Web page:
The Rules of Engagement...
I am fortunate to work alongside some inspiring business leaders, the kind of people who look at issues 1080°, to bring real solutions to client problems. When I joined the practice three years ago, I was given some simple but strong advice from one of them - in order to be successful, for both your clients and yourself, you need to be the best at what you do.
An inspirational Einstein quote sits on my desk that I read every day: "You have to learn the rules of the game. And then play them better than anyone else." Armed with this information, I have studied the various sources of legislation and regulation, the "Rules of Engagement" as it where, in order to mediate amicably (and to date successfully) with banks on behalf of my clients the distressed borrowers.
GDP entered the bank mediation market to help people - to level the playing field that existed between banks/borrowers in order to amicably end, or indeed rebuild, strained relationships that have developed between the two parties.
The GDP aim is to help a borrower obtain a solution to their legacy debt whilst the bank repeatedly requests the proposals from them. This focuses on educating borrowers on their options, help them prepare debt proposals for the bank, and assist them to implement their proposals.
GDP are not a practice of "bank bashers", a common misconception, but we do now and again come across instances where a bank has not abided by the "Rules of Engagement" but instead adapted the role of "Financial Terrorist", terrorising a distressed borrower with the unfair relationship.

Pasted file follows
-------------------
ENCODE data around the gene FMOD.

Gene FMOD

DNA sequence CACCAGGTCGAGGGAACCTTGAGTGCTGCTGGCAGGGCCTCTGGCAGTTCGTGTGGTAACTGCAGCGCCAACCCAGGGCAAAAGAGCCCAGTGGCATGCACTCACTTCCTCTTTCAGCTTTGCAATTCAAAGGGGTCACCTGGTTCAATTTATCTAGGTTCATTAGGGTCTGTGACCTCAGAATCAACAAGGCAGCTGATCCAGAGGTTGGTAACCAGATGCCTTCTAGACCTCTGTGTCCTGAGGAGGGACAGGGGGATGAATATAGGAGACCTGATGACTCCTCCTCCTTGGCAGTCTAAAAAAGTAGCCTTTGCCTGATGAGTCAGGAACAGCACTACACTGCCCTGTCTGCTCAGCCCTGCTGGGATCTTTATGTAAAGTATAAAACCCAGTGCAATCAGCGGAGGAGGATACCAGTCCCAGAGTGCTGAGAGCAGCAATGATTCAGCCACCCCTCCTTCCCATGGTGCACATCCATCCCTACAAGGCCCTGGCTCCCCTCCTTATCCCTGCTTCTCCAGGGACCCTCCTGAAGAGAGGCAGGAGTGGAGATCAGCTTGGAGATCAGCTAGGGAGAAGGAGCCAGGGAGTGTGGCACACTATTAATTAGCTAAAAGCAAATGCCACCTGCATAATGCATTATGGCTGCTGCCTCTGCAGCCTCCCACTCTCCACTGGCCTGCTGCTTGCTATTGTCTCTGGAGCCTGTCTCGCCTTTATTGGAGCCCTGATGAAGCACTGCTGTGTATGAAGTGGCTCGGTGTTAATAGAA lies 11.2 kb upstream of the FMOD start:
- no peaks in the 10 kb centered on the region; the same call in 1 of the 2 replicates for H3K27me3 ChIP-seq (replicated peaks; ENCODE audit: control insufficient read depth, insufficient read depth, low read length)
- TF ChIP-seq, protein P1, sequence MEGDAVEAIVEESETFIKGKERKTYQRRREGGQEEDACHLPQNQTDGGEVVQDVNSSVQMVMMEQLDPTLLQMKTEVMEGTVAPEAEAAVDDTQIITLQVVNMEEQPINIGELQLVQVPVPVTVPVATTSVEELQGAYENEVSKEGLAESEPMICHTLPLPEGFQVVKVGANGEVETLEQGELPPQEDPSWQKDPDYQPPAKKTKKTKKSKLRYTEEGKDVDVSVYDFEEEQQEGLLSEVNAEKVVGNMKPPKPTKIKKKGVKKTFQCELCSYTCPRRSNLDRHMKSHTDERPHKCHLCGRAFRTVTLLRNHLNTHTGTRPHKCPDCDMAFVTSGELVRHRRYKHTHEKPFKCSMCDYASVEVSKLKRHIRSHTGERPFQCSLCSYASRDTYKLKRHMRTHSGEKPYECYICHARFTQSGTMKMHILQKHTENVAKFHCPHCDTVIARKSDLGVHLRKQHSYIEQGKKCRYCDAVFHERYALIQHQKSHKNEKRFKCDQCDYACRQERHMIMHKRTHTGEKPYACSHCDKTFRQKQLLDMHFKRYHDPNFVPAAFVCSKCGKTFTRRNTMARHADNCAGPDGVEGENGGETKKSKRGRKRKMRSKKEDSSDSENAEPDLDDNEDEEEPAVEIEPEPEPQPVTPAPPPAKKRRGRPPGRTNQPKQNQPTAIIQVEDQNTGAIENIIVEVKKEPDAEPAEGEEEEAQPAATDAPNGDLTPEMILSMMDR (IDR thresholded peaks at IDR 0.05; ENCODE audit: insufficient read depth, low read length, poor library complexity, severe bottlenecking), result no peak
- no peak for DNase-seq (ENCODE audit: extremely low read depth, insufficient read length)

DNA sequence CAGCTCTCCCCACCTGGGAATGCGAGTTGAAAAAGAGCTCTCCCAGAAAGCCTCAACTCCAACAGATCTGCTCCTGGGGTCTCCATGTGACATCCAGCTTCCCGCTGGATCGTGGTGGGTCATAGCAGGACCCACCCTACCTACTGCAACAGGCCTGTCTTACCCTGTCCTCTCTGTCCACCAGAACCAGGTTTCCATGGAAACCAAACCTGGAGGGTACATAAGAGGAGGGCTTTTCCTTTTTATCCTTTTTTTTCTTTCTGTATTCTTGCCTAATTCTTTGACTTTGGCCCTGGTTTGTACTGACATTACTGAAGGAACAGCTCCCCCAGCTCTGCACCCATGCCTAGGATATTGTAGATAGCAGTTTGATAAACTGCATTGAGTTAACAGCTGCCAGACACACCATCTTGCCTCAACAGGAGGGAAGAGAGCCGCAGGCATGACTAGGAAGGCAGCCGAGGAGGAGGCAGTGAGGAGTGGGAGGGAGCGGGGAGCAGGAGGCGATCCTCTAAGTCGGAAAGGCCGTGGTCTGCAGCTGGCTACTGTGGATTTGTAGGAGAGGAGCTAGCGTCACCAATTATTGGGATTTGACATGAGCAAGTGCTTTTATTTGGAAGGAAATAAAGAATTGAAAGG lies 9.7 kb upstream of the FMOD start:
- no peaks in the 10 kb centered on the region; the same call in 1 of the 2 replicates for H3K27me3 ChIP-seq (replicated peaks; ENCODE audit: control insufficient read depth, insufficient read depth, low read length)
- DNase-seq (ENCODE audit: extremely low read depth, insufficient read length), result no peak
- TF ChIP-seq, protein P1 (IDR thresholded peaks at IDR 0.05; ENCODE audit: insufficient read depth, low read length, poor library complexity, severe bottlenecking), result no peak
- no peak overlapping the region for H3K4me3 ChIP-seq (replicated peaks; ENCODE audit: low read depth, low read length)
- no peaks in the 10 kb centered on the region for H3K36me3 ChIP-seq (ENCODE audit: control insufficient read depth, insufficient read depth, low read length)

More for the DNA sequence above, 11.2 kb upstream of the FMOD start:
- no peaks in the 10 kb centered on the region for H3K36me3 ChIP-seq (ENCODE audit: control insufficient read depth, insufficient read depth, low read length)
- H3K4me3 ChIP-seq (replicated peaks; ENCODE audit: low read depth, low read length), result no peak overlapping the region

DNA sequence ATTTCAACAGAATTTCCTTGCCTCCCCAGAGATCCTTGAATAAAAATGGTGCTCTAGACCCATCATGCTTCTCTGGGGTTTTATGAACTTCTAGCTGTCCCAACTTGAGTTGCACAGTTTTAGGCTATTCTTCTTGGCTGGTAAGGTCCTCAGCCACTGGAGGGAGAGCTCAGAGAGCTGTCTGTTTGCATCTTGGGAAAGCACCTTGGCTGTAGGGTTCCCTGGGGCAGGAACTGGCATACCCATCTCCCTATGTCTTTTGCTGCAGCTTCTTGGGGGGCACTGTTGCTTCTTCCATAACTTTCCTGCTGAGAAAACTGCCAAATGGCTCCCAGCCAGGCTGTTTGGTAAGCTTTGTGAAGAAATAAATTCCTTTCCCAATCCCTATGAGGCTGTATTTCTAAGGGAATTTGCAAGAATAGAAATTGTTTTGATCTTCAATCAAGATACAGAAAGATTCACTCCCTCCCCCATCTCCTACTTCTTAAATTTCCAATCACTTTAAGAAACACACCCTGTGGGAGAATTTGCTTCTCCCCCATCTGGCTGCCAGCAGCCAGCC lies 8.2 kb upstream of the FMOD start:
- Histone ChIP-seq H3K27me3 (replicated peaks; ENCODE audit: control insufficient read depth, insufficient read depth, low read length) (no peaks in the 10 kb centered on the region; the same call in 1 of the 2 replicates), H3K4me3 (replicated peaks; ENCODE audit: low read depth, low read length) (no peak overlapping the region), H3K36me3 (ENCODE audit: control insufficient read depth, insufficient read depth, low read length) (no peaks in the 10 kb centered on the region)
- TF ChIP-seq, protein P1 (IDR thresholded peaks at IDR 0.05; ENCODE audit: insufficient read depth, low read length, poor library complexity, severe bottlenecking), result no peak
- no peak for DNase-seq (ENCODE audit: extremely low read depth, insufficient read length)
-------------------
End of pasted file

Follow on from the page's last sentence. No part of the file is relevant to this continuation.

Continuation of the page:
In fact, the NI Attorney General Mr John Larkin QC has accused Halifax and Bank of Scotland of "criminal fraud" in relation to the bank's treatment of customers in arrears. He told the court that the matter has now been drawn to the attention of the police. Naturally the bank have rejected the claims, saying it strongly takes issue with the allegations. Contrary to this position, the bank have dropped their appeal to the previous court hearing that confirmed they had unfairly been double billing customers.
This isn't the first time in recent times that Lloyds Banking Group have come to our attention for acting outside the regulations that they must adhere to. The Financial Conduct Authority (FCA) are currently investigating their non-compliance with Section 13.3.2A of the Mortgage Conduct of Business when dealing with customers in arrears and in financial difficulty. This refers to dealing with payment or sale debt shortfalls. We urge you to watch this space.
Lloyds Banking Group includes Bank of Scotland, Birmingham Midshires, Cheltenham & Gloucester, Halifax, Lloyds Bank & TMB.
If you have ever been in arrears, or brought to court by this banking group, please get in touch. Subject to your circumstances you may now be entitled to financial compensation due to their actions.